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Oh! rather bear beyond the date of stars
All torments heap'd that nerve and soul can feel,
Than but one hour believe destruction mars
Without a hope the life our breasts reveal.

Bold is the life and deep and vast in man,
A flood of being pour'd uncheck'd from Thee ;
To Thee return’d by thine eternal plan,
When tried and train’d thy will unveil'd to see.

The spirit leaves the body's wondrous frame,
That frame itself a world of strength and skill ;
The nobler inmate new abodes will claim,
In every change to Thee aspiring still.

Although from darkness born, to darkness fled,
We know that light beyond surrounds the whole ;
The man survives, though the weird-corpse be dead,
And He who dooms the flesh, redeems the soul.


7. Each trembling spray and little flower O God! thy forests old attest, Repeats a tale of God,

How fix'd thy wisdom's plan; Who feeds their life with ev'ry shower The sudden grass may teach us best That wets the steaming sod.

How much thy moments can.


8. He gave the force unseen and strange But while unfathomable will That works in every pore,

(range, Thus rules creation's host; Through hours, and days, and seasons O living Truth! instruct me still Unfolding wiser lore.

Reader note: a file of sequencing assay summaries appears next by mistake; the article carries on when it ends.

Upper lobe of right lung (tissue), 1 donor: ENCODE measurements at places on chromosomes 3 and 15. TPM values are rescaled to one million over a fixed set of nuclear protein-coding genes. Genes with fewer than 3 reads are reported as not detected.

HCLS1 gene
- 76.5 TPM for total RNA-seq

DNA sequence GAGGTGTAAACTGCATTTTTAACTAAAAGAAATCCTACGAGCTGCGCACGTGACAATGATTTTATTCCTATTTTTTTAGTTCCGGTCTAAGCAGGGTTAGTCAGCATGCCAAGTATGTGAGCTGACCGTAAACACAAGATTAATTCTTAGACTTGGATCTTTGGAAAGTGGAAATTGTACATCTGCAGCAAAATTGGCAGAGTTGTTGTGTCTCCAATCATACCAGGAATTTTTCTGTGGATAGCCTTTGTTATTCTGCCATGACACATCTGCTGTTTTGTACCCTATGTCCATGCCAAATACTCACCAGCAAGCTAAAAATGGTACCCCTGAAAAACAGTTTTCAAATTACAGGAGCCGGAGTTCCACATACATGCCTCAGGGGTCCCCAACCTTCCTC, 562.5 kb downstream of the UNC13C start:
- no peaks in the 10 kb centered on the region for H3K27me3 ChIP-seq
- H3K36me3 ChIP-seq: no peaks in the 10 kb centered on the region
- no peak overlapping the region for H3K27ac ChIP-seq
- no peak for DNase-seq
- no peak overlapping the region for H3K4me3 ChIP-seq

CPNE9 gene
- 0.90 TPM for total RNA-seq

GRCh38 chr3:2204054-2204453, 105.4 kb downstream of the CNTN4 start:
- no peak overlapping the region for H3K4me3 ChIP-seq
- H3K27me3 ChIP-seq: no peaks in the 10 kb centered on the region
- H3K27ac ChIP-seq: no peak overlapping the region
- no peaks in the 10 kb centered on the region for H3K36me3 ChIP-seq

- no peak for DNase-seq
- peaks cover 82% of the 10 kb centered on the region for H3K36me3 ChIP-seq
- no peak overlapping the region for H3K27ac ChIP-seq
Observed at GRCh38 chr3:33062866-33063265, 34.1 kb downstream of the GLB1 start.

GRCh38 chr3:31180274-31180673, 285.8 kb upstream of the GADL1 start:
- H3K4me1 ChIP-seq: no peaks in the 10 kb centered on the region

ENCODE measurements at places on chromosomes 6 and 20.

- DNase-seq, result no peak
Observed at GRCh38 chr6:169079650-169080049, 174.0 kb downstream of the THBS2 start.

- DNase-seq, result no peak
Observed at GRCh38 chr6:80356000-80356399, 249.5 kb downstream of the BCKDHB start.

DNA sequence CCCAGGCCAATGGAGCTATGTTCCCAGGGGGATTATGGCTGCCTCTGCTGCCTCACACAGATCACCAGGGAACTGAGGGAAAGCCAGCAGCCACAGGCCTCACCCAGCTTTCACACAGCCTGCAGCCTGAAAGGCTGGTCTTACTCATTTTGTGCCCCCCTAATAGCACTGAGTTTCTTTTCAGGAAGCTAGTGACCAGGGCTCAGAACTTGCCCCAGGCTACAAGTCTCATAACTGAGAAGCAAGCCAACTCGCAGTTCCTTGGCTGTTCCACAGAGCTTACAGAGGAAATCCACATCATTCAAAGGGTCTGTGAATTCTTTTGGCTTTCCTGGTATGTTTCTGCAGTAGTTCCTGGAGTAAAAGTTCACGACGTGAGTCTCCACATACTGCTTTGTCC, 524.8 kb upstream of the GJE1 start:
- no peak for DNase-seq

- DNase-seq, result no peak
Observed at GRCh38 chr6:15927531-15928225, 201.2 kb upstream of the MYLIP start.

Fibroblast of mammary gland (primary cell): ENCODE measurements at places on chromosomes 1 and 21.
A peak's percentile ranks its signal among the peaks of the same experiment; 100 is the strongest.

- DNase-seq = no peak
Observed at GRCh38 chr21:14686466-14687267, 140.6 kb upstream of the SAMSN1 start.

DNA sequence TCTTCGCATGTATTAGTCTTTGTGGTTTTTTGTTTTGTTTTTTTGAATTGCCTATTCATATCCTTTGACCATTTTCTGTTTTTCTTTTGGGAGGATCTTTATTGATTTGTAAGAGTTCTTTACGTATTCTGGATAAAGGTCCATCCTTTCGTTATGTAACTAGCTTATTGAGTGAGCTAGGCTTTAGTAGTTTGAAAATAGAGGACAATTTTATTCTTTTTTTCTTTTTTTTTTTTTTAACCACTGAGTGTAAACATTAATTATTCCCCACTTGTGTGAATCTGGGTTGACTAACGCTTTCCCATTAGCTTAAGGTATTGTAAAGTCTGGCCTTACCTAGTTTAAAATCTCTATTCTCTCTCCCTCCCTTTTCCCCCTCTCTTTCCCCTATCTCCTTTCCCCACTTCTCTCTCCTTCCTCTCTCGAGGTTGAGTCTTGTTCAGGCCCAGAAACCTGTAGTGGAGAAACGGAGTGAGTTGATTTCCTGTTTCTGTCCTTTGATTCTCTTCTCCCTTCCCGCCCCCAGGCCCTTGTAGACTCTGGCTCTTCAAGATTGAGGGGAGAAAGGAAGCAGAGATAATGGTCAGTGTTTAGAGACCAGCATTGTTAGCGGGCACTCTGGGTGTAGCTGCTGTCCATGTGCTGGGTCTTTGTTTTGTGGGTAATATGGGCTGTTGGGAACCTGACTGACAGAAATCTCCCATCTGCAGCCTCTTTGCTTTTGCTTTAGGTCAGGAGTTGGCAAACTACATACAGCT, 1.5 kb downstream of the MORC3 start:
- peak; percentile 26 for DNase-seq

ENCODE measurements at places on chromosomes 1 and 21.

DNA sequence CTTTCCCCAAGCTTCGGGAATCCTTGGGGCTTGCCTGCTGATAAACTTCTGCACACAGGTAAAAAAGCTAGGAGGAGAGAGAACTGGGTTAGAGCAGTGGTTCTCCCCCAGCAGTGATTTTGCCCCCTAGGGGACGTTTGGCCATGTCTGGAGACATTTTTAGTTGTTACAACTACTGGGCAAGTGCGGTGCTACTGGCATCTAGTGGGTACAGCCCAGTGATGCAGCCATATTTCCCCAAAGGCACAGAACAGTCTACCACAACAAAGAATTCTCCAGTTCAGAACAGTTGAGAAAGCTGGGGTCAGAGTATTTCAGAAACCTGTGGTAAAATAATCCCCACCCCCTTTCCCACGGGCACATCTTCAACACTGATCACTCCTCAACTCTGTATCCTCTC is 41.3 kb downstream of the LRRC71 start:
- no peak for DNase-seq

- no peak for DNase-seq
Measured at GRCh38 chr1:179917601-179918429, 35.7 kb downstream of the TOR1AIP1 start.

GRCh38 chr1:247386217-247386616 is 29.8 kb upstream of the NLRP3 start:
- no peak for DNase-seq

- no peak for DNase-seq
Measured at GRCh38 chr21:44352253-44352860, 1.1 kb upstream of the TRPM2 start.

That man reveals thee most.

A course of endless change in all
By changeless rules decreed,
That weave about this teeming vale
New life from every seed.

Hegrowslike herbs, like leaves decays,
And turns again to dust;
But even his flesh proclaims thy praise,
And bids his reason trust.


10. Thou, seen around, above the whole, Like some fair plant the body grows, Sustaining every part,

But oh ! how subtlier knit By each to man's believing soul The web and frame, that largely shows Displayest what thou art.

Thy life pervading it! 5.

11. Unmeasured might, unmingled good, A moving frame, an engine strong, In countless beings shown;

For thought and choice to guide ; That fills each leaf in all the wood, When these to it no more belong In every bud is known.

In darkness laid aside,

Beneath thy sun their fruits mature,
And so a world sustain ;
Yet still the procreant seeds endure,
And all shall flower again.

Give Thou the life which we require,
That rooted fast in Thee,
From Thee to Thee we may aspire,
And earth thy garden be.



Sweet Corrin !* how softly the evening light goes,
Fading far o'er thy summit from ruby to rose,
As if loth to deprive the deep woodlands below
Of the love and the glory they drink in its glow :
Oh, home-looking Hill! how beloved dost thou rise
Once more to my sight through the shadowy skies ;
Shielding still, in thy sheltering grandeur unfurl'd,
The landscape to me that so long was the world.
Fair evening—blest evening ! one moment delay
Till the tears of the pilgrim are dried in thy ray-
Till he feels that through years of long absence not one
Of his friends the lone rock and grey ruin-is gone.

Not one:-as I wind the sheer fastnesses through,